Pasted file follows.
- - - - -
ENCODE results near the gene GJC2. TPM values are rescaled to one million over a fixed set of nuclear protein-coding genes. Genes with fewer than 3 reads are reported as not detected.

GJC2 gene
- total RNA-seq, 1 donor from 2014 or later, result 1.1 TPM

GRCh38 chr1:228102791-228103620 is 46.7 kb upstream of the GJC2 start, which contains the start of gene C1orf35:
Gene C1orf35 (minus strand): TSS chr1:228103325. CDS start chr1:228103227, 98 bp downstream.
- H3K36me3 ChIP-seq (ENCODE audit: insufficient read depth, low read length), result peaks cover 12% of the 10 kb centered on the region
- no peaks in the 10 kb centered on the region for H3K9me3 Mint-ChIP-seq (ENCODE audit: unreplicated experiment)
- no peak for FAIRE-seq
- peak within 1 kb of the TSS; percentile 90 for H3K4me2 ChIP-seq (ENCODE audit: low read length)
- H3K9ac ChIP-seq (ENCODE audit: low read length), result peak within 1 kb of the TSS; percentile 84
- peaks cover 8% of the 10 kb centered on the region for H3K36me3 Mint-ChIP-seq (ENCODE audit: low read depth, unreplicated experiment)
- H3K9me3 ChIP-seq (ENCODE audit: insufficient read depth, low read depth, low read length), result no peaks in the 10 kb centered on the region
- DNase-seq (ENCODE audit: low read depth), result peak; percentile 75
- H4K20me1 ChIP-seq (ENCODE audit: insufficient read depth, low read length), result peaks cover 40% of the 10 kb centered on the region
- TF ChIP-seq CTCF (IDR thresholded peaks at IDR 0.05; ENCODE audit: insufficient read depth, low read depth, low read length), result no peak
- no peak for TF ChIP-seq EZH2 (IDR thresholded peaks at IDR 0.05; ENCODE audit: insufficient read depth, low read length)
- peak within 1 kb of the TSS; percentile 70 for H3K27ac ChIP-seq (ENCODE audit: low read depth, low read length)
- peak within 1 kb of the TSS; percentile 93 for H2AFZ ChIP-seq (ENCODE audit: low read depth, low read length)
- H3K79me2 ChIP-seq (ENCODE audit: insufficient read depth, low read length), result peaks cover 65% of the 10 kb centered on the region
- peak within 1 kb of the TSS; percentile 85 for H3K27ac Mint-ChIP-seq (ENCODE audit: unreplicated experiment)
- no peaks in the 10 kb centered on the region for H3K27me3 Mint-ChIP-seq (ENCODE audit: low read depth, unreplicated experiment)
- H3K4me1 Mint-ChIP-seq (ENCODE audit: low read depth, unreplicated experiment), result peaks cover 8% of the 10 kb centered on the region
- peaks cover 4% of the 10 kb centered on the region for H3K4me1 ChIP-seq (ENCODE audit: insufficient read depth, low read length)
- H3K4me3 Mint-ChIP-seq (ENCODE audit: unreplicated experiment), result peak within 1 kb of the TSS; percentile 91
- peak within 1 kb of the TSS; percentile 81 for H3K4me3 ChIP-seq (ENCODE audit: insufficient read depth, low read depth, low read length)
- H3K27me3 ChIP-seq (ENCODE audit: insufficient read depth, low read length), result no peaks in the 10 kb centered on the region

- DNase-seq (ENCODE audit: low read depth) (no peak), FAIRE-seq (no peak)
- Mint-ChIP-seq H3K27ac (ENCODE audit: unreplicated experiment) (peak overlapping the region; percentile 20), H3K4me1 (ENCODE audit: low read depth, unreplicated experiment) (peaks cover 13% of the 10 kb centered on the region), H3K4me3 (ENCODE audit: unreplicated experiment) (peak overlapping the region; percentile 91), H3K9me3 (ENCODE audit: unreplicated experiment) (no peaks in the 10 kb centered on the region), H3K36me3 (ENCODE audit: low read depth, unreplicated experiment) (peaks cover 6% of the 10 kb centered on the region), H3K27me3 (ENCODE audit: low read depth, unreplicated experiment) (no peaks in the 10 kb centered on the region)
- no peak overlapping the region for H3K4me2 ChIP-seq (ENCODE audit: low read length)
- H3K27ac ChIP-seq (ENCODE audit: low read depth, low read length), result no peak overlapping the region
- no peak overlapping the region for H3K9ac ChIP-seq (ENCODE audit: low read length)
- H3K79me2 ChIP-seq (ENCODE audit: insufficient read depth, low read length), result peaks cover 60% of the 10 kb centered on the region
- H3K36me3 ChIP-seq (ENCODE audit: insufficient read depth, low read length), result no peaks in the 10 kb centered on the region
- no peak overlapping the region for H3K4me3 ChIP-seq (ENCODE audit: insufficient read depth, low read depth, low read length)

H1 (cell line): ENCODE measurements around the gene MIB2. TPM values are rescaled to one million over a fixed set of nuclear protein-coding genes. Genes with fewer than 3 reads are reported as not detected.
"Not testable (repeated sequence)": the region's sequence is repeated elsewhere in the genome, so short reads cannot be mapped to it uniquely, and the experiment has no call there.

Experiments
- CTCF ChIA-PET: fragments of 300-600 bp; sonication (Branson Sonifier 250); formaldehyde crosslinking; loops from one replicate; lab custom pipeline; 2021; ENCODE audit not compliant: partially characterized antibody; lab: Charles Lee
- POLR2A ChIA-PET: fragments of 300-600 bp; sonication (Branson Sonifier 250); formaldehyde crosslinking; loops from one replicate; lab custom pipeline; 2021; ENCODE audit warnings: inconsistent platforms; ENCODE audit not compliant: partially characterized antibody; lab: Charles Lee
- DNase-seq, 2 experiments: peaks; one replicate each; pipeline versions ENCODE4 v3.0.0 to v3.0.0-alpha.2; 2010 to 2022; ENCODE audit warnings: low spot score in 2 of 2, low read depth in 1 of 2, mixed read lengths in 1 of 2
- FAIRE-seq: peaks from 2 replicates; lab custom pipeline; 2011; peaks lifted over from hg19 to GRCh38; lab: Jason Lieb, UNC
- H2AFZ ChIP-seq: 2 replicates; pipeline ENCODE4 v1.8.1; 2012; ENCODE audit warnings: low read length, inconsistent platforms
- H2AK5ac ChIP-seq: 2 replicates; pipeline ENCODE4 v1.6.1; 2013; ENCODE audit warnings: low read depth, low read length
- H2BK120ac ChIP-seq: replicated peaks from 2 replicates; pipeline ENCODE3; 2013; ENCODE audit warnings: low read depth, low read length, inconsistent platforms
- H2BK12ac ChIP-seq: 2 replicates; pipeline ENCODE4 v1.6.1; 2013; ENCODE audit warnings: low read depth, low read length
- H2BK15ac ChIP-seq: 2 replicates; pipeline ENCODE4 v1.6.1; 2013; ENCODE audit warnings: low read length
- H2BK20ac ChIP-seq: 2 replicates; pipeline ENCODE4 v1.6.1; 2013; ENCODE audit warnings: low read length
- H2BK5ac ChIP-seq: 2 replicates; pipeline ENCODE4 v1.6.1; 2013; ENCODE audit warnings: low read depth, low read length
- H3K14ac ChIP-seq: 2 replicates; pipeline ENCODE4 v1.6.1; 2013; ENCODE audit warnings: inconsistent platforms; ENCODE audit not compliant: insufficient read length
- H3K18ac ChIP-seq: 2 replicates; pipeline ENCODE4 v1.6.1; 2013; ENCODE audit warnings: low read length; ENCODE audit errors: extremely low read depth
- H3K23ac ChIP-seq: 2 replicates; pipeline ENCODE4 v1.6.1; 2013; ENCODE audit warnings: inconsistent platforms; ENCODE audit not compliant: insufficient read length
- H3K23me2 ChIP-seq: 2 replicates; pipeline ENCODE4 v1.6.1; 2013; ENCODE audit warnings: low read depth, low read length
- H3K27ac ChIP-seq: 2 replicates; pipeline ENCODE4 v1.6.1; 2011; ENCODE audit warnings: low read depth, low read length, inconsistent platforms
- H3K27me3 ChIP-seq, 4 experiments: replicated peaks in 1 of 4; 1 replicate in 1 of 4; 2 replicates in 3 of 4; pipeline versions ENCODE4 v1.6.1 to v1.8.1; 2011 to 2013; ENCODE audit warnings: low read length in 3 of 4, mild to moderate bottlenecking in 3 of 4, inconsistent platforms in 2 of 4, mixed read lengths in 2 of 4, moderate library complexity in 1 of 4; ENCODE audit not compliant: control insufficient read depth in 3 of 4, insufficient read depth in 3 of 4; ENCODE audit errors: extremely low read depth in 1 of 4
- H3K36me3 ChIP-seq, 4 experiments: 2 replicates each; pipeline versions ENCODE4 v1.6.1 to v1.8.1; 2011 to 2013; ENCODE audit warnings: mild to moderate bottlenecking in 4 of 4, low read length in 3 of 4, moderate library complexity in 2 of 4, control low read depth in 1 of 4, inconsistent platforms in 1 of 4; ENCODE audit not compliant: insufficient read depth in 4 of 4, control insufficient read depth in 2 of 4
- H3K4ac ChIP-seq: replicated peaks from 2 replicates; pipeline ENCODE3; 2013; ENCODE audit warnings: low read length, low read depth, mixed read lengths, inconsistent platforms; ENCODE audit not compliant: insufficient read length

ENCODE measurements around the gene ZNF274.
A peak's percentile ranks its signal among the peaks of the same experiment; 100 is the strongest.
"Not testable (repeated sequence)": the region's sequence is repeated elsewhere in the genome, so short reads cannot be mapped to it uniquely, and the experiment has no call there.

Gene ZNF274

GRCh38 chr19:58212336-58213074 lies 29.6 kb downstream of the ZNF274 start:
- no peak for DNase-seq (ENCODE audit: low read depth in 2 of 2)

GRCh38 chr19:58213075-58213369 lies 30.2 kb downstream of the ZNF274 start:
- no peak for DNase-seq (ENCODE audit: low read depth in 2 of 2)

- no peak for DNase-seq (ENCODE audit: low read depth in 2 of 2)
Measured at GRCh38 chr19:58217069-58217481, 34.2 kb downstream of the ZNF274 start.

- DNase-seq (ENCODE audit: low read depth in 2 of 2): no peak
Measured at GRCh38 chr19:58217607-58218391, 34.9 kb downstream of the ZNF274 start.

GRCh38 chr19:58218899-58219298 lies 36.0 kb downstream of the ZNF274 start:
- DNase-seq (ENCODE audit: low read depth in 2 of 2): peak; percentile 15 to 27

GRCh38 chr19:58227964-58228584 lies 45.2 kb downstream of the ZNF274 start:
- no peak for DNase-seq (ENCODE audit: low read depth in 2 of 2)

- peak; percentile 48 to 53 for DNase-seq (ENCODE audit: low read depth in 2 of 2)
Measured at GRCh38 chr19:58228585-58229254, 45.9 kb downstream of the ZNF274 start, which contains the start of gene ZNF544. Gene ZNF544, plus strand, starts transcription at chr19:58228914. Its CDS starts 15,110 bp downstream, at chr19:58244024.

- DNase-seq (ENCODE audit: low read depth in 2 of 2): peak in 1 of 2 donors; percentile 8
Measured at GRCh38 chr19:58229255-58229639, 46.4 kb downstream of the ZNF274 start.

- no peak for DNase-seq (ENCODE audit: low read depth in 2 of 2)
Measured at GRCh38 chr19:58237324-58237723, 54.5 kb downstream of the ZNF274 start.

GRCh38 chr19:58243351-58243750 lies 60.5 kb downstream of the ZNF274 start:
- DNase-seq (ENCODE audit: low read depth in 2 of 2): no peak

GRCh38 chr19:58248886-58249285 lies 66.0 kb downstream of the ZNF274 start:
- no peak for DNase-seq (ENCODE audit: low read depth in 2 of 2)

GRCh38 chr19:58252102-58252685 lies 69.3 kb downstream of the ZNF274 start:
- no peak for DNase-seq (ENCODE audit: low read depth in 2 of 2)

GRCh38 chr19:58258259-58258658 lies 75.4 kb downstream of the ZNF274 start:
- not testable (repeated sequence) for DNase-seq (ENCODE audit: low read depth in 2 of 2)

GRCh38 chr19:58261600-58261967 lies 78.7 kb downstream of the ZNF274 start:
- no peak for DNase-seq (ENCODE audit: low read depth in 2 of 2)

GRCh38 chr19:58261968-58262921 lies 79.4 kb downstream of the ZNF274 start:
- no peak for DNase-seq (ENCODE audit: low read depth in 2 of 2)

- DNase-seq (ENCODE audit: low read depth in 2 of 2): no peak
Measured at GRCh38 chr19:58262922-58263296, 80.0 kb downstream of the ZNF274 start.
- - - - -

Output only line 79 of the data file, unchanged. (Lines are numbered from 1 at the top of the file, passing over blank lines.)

GRCh38 chr19:58243351-58243750 lies 60.5 kb downstream of the ZNF274 start: